ダイナミック・ペイアウト
August 1, 2017
Apple Ordered to pay 13bn euros in EU Tax Crackdown
August 2, 2017

Japanese Prices Continue to Drop

Japanese Prices Continue to Slide

Japan’s consumer prices dropped for the fifth consecutive month in July, putting pressure on the government to expand its massive stimulus programme.

The data was worse than expected and marked the biggest annual drop in more than three years.

The consumer price index fell by 0.5% compared with a year earlier.

Tokyo has been trying to raise inflation for years to stimulate spending and boost the state of the economy.

The disappointing data comes with weaker-than-expected economic growth data released earlier this month, despite an aggressive spending policy by the government.

In July, Prime Minister Shinzo Abe announced the latest stimulus effort which is a massive package worth 28 trillion yen to stimulate spending.

Japan has been trying to boost consumer spending which makes up 60% of the economy.

The government’s policy of economic reforms (“Abenomics”) consists of a three –pronged fiscal, monetary and structural approach to lift the economy out of its slump.

However, despite three years of ‘Abenomics’, inflation has remained significantly lower than the central bank’s 2% goals.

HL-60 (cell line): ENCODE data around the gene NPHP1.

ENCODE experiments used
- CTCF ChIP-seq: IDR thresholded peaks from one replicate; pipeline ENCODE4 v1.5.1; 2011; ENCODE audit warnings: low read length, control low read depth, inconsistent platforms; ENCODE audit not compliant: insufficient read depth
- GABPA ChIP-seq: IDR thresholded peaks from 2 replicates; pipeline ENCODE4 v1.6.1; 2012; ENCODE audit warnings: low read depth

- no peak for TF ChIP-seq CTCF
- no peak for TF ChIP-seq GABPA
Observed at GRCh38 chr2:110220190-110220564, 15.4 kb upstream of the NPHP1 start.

Consistent weak household spending is to be blamed with a recent strengthening yen which has pushed down import prices.

Marcel Thieliant, senior economist at Capital Economics commented: “The Bank of Japan has recognised that there are considerable risks to its forecast of hitting its 2% inflation target in the coming fiscal year. We therefore continue to expect more stimulus to be introduced at the Bank’s September meeting.”

Japanese Prices Continue to Slide

Japan’s consumer prices dropped for the fifth consecutive month in July, putting pressure on the government to expand its massive stimulus programme.

The data was worse than expected and marked the biggest annual drop in more than three years.

The consumer price index fell by 0.5% compared with a year earlier.

Tokyo has been trying to raise inflation for years to stimulate spending and boost the state of the economy.

The disappointing data comes with weaker-than-expected economic growth data released earlier this month, despite an aggressive spending policy by the government.

In July, Prime Minister Shinzo Abe announced the latest stimulus effort which is a massive package worth 28 trillion yen to stimulate spending.

Japan has been trying to boost consumer spending which makes up 60% of the economy.

The government’s policy of economic reforms (“Abenomics”) consists of a three –pronged fiscal, monetary and structural approach to lift the economy out of its slump.

However, despite three years of ‘Abenomics’, inflation has remained significantly lower than the central bank’s 2% goals.

Consistent weak household spending is to be blamed with a recent strengthening yen which has pushed down import prices.

Marcel Thieliant, senior economist at Capital Economics commented: “The Bank of Japan has recognised that there are considerable risks to its forecast of hitting its 2% inflation target in the coming fiscal year. We therefore continue to expect more stimulus to be introduced at the Bank’s September meeting.”